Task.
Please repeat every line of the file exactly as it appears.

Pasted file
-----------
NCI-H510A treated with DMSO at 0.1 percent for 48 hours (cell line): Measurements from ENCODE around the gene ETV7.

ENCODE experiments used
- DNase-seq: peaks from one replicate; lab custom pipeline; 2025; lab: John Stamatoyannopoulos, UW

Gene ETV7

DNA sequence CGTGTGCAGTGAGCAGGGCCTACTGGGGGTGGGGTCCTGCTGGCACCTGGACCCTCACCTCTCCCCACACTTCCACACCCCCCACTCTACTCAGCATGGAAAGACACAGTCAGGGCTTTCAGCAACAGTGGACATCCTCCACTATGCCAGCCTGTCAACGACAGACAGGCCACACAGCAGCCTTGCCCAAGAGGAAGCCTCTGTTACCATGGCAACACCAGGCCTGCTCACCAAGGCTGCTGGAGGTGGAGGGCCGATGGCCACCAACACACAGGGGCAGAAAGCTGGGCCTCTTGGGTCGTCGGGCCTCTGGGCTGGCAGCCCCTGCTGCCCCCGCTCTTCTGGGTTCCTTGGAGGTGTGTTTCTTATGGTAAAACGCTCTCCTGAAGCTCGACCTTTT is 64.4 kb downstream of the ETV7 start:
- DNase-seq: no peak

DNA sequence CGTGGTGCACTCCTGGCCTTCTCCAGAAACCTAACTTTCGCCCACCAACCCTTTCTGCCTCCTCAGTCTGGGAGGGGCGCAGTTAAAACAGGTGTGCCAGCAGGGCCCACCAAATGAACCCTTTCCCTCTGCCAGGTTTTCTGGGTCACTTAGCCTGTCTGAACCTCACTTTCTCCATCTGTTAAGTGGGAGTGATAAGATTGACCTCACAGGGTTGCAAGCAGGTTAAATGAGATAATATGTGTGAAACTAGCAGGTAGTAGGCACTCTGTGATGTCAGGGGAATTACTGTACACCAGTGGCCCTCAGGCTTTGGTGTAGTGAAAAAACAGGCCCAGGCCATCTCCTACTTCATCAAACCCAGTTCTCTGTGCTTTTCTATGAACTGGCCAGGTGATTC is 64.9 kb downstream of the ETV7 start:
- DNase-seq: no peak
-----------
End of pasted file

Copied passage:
NCI-H510A treated with DMSO at 0.1 percent for 48 hours (cell line): Measurements from ENCODE around the gene ETV7.

ENCODE experiments used
- DNase-seq: peaks from one replicate; lab custom pipeline; 2025; lab: John Stamatoyannopoulos, UW

Gene ETV7

DNA sequence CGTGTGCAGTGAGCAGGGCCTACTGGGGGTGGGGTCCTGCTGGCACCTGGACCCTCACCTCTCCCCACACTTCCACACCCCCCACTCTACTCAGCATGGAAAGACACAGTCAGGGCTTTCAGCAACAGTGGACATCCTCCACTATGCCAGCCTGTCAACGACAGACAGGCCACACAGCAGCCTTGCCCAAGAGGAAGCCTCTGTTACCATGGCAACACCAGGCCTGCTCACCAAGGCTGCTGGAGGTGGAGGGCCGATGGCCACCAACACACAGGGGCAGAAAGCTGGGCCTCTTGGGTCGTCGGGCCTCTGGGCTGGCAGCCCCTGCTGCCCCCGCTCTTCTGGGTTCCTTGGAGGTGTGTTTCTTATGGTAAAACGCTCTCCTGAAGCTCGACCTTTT is 64.4 kb downstream of the ETV7 start:
- DNase-seq: no peak

DNA sequence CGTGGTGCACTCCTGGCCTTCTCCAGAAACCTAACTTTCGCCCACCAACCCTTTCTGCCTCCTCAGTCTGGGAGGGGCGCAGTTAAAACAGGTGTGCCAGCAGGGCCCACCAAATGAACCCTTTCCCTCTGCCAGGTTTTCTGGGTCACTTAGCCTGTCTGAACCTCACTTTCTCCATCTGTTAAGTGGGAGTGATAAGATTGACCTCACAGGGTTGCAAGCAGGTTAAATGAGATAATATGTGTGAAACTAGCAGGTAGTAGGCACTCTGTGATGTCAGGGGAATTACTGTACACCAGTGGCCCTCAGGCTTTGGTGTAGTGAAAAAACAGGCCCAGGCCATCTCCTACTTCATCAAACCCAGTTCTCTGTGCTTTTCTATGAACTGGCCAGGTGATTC is 64.9 kb downstream of the ETV7 start:
- DNase-seq: no peak